A sudden change only made the Kurt J. Lesker Co. and Kurt Lesker IV stronger

While, at first, he felt like he had to drag people along, such as by sending facts and videos to people he knew were more closed off to the idea, that’s changing.

“Our employees are definitely jumping on board, and they’re starting to take it places that I didn’t even expect they would,” he says.

For example, the logistics team that handles all product packaging and shipments asked certain suppliers to switch to more sustainable packaging options.

“I wanted to hug each one of them when they told me,” Lesker says. “I was like, ’Yes, finally, it’s taking hold.’”

 

Takeaways:

  • Show your commitment to get others to commit to you.
  • Change is easier to process with a foundation of trust.
  • Create an all-in mentality by empowering your employees.

 

The file:

Name: Kurt Lesker IV
Title: President and CEO
Company: Kurt J. Lesker Co.

Born: Pittsburgh
Education: Bachelor’s degree in industrial engineering from Lehigh University and an MBA from the Fuqua School Business at Duke University

What was your first job, and what did you learn from it? When I was 16, I had an internship at the Kurt J. Lesker Co. I worked in our maintenance department. I picked up garbage and cleaned toilets for a summer.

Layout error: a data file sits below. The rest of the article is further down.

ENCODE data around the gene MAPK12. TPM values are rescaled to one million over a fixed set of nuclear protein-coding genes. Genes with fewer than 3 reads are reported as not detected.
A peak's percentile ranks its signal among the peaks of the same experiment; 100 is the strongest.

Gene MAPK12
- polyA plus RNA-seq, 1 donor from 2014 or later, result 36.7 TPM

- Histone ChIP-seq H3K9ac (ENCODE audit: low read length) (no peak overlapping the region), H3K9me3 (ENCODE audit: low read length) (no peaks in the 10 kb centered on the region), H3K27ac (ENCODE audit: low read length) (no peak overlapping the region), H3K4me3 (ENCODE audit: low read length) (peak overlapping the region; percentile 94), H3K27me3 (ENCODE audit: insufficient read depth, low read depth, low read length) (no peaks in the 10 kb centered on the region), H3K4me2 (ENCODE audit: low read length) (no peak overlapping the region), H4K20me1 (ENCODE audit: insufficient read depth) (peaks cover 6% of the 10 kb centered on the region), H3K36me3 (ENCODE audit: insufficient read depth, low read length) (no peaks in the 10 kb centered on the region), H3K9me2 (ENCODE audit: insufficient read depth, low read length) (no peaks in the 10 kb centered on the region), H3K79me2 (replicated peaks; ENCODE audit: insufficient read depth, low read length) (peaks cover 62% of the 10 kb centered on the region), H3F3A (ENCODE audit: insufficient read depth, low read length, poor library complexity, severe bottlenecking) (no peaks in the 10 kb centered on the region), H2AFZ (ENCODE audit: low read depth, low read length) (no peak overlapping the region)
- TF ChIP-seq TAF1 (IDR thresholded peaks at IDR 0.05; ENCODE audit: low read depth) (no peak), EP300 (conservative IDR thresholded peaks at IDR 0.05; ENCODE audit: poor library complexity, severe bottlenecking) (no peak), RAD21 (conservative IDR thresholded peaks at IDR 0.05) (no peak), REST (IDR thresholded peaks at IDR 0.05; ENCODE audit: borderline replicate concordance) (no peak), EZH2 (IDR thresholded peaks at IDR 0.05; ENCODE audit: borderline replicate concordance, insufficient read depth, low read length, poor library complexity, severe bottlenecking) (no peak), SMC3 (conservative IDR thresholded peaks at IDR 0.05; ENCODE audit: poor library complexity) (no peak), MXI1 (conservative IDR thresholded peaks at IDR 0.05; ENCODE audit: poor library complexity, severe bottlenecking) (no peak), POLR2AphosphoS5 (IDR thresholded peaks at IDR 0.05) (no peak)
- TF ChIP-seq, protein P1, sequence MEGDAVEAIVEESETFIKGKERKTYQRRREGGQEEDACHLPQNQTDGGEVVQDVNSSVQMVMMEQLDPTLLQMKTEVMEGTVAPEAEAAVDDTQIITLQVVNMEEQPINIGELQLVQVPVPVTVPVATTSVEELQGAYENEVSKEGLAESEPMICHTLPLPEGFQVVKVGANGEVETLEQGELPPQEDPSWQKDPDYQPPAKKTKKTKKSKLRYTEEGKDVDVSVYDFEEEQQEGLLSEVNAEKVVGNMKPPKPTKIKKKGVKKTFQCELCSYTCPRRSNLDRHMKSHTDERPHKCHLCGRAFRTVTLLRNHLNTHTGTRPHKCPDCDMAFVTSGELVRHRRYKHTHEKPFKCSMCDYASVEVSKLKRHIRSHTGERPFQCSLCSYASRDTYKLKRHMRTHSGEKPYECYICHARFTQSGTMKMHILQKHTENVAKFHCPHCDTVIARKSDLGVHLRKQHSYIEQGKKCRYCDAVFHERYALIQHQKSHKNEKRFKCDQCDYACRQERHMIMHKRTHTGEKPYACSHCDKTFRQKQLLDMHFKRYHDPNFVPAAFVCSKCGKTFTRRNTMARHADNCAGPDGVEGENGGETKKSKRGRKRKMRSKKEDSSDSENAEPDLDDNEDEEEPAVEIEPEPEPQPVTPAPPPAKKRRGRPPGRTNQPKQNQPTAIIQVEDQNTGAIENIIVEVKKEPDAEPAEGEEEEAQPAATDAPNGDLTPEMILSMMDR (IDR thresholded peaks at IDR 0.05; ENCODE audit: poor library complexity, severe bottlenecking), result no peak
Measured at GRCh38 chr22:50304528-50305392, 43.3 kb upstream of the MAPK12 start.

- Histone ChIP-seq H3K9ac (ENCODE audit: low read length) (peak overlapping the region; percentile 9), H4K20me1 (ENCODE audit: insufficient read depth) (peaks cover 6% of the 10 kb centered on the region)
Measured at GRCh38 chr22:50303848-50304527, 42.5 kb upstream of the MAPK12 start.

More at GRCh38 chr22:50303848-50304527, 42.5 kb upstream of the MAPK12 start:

It taught me that I didn’t want to pick up garbage and clean toilets for the rest of my life, so I needed to focus and study in school. But it also taught me that no matter what job I was doing here, I needed to do it well.

I earned a lot of respect from people. That job certainly is not considered the most glamorous, but I was happy to do it. I said, ‘Hey, this is what I’m doing this summer. I’m going to do it as well as I possibly can.’

Where might someone find you on the weekend? They’ll find me swimming at the Rivers Club, getting ready for the next Ironman race. They’ll find me on a ski slope somewhere. I really enjoy skiing. Or, they’ll find me in the air because I’m a private pilot and I really love flying.

What are you currently reading? A book called “Principles,” by Ray Dalio. It’s all about principle-based leadership, trying to discover what grounds you and how you make decisions.